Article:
AdaPower Logged in as Guest
Ada Tools and Resources

Ada 95 Reference Manual
Ada Source Code Treasury
Bindings and Packages

Join >
Articles >
Ada FAQ >
Getting Started >
Home >
Books & Tutorials >
Source Treasury >
Packages for Reuse >
Latest Additions >
Ada Projects >
Press Releases >
Ada Audio / Video >
Home Pages >
Links >
Contact >
About >
Login >
Why doesn't Ada use 'dot' notation for OO?

If you are used to the notion of an abstract data type, defined by a type and a set of operations, and then you decide you want to support extensibility of abstract data types, then you end up at something very much like Ada 95, Haskell, or CLOS, with the "operation(operand, operand, ...)" or "operand operand" or "object := operation(operand, operand,...)" syntax familiar from theoretical mathematics and logic.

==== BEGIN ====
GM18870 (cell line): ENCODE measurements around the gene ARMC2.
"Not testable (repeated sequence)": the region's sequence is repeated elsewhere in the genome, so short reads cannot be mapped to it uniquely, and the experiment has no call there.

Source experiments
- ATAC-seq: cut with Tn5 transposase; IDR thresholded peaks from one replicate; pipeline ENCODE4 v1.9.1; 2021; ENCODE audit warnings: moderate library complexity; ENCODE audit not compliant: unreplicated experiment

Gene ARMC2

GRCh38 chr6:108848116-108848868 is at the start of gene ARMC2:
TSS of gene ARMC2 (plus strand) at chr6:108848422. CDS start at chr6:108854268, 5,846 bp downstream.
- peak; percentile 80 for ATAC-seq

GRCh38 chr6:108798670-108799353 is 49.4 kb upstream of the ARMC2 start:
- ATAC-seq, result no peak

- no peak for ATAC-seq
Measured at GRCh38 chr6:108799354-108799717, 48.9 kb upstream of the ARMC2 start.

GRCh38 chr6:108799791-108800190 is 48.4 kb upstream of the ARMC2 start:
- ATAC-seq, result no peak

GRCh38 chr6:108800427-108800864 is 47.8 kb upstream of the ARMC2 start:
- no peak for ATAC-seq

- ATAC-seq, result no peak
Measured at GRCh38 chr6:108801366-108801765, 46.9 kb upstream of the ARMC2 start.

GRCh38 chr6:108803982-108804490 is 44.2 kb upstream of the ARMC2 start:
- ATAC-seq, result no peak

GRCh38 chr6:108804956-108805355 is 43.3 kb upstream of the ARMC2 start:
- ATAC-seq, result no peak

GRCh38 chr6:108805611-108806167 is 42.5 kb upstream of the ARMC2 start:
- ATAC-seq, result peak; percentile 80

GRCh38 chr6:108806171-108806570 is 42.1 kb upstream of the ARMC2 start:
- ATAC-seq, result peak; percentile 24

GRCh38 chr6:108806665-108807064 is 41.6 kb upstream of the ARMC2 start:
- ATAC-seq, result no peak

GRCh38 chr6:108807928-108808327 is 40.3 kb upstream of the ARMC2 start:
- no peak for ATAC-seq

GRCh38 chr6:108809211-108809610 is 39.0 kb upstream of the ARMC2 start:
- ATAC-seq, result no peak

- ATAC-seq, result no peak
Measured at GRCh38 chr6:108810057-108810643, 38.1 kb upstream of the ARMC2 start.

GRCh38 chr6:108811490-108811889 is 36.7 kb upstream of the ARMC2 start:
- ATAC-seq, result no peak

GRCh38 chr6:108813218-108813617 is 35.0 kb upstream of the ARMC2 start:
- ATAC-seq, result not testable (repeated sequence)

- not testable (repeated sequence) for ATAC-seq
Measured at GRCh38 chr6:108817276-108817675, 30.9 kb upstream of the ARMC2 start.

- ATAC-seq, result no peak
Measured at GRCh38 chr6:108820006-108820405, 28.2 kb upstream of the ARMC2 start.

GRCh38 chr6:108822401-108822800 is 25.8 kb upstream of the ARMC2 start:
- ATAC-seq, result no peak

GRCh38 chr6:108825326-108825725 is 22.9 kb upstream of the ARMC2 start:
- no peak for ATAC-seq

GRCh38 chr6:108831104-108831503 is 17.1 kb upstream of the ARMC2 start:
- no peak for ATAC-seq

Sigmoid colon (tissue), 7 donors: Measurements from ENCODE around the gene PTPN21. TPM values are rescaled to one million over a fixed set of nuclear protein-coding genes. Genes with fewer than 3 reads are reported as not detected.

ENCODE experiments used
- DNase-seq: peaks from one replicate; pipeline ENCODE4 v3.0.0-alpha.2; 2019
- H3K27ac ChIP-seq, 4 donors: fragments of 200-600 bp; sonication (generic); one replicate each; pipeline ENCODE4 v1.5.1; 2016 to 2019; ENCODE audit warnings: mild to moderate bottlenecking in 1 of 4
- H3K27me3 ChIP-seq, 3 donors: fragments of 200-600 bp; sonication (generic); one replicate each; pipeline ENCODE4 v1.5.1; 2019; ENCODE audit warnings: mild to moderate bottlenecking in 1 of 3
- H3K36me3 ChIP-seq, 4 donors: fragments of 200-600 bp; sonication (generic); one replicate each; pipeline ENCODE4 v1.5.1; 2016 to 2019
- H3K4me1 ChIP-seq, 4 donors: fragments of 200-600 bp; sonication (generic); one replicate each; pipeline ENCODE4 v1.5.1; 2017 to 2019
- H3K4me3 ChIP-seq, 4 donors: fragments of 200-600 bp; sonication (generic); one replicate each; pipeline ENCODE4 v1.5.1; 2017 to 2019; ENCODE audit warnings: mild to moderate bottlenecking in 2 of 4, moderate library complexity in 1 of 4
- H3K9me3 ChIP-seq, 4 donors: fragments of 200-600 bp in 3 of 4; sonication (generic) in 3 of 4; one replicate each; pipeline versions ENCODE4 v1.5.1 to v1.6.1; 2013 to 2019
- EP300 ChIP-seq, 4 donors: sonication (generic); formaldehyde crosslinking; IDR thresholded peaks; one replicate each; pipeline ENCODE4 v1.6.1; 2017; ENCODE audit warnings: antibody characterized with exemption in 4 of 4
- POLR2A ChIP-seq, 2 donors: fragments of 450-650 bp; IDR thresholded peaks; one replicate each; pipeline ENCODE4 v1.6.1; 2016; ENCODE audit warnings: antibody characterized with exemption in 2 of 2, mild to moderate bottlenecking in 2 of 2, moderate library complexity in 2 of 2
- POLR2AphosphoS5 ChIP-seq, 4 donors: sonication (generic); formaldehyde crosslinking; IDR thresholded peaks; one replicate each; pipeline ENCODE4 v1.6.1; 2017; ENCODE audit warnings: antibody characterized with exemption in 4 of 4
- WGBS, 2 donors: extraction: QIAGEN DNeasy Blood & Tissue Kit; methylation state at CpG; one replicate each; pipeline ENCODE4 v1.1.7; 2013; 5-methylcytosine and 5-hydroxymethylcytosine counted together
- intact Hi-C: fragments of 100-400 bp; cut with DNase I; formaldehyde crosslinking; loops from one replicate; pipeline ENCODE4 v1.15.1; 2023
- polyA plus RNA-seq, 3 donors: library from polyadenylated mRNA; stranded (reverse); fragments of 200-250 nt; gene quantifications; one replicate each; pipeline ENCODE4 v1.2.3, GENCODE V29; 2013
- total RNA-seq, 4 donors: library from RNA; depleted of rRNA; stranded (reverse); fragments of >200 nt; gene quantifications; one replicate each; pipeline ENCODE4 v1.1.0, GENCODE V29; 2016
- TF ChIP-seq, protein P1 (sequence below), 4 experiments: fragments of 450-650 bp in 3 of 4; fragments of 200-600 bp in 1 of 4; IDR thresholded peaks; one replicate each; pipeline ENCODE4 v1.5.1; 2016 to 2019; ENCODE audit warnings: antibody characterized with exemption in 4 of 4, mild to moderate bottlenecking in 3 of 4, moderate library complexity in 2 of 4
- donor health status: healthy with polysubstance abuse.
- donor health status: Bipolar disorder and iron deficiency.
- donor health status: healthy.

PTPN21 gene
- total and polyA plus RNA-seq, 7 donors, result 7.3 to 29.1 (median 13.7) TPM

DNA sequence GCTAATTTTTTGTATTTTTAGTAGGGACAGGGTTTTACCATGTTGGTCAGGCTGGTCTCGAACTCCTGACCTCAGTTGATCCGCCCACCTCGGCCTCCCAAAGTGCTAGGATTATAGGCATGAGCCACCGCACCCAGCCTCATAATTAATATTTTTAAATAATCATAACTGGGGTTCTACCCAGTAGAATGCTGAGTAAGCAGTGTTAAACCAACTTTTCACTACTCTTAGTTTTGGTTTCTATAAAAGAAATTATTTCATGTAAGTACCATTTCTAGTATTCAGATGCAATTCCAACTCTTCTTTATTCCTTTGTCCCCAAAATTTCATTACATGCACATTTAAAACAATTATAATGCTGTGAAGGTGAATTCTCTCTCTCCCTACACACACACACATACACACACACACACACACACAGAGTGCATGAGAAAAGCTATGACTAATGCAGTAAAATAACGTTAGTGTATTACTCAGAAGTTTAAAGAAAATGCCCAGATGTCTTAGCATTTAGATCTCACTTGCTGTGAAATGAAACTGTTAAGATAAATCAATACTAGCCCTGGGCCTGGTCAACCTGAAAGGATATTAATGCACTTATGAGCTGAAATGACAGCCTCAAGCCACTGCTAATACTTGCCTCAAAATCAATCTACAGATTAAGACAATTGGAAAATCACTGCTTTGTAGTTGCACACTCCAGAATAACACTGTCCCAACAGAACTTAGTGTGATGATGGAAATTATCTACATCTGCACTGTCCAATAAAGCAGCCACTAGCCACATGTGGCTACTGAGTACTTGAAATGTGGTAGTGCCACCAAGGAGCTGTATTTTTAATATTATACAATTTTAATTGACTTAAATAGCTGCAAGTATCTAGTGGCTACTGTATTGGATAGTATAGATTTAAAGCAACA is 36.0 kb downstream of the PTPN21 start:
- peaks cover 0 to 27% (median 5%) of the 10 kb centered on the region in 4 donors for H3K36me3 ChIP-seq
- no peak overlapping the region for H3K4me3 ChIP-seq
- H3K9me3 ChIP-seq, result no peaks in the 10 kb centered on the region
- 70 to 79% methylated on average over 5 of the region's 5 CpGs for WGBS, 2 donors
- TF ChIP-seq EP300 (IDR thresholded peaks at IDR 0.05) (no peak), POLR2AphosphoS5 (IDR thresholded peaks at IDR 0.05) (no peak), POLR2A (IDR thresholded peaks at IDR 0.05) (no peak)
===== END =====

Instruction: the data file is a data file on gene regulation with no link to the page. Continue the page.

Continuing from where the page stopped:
If you instead focus on updating objects as the primary operations of interest, then you end up with the . syntax.

In some ways, the Ada 95 syntax is more sympathetic with the "value-oriented" (i.e. functional) way of thinking than the "object-oriented" (i.e. side-effecting) way of thinking.

The net effect, in any case, is that you can more easily write in a "functional" style in Ada 95 where there is less use of heap-resident read/write objects, and more use of values (rather than objects) of an abstract type being passed around, assigned, declared, etc.

(Tucker Taft)

(c) 1998-2004 All Rights Reserved David Botton